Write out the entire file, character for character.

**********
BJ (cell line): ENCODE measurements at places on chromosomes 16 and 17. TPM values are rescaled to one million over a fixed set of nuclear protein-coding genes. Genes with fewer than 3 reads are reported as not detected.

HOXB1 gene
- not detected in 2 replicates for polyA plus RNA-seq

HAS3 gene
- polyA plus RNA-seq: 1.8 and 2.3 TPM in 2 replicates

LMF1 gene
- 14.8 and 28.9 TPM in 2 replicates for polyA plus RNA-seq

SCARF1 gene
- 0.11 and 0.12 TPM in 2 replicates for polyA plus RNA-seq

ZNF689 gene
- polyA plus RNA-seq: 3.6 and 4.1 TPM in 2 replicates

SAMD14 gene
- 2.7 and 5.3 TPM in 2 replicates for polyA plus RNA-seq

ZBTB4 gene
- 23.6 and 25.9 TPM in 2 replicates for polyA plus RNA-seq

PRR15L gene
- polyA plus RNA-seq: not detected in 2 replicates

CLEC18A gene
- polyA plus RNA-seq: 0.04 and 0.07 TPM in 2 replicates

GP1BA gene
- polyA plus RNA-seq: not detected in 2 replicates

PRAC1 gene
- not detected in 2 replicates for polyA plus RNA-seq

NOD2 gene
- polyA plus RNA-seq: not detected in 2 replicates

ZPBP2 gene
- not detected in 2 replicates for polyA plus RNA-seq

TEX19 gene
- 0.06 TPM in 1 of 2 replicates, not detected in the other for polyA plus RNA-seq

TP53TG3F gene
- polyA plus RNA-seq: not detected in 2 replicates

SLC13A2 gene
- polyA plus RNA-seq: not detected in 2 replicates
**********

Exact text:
BJ (cell line): ENCODE measurements at places on chromosomes 16 and 17. TPM values are rescaled to one million over a fixed set of nuclear protein-coding genes. Genes with fewer than 3 reads are reported as not detected.

HOXB1 gene
- not detected in 2 replicates for polyA plus RNA-seq

HAS3 gene
- polyA plus RNA-seq: 1.8 and 2.3 TPM in 2 replicates

LMF1 gene
- 14.8 and 28.9 TPM in 2 replicates for polyA plus RNA-seq

SCARF1 gene
- 0.11 and 0.12 TPM in 2 replicates for polyA plus RNA-seq

ZNF689 gene
- polyA plus RNA-seq: 3.6 and 4.1 TPM in 2 replicates

SAMD14 gene
- 2.7 and 5.3 TPM in 2 replicates for polyA plus RNA-seq

ZBTB4 gene
- 23.6 and 25.9 TPM in 2 replicates for polyA plus RNA-seq

PRR15L gene
- polyA plus RNA-seq: not detected in 2 replicates

CLEC18A gene
- polyA plus RNA-seq: 0.04 and 0.07 TPM in 2 replicates

GP1BA gene
- polyA plus RNA-seq: not detected in 2 replicates

PRAC1 gene
- not detected in 2 replicates for polyA plus RNA-seq

NOD2 gene
- polyA plus RNA-seq: not detected in 2 replicates

ZPBP2 gene
- not detected in 2 replicates for polyA plus RNA-seq

TEX19 gene
- 0.06 TPM in 1 of 2 replicates, not detected in the other for polyA plus RNA-seq

TP53TG3F gene
- polyA plus RNA-seq: not detected in 2 replicates

SLC13A2 gene
- polyA plus RNA-seq: not detected in 2 replicates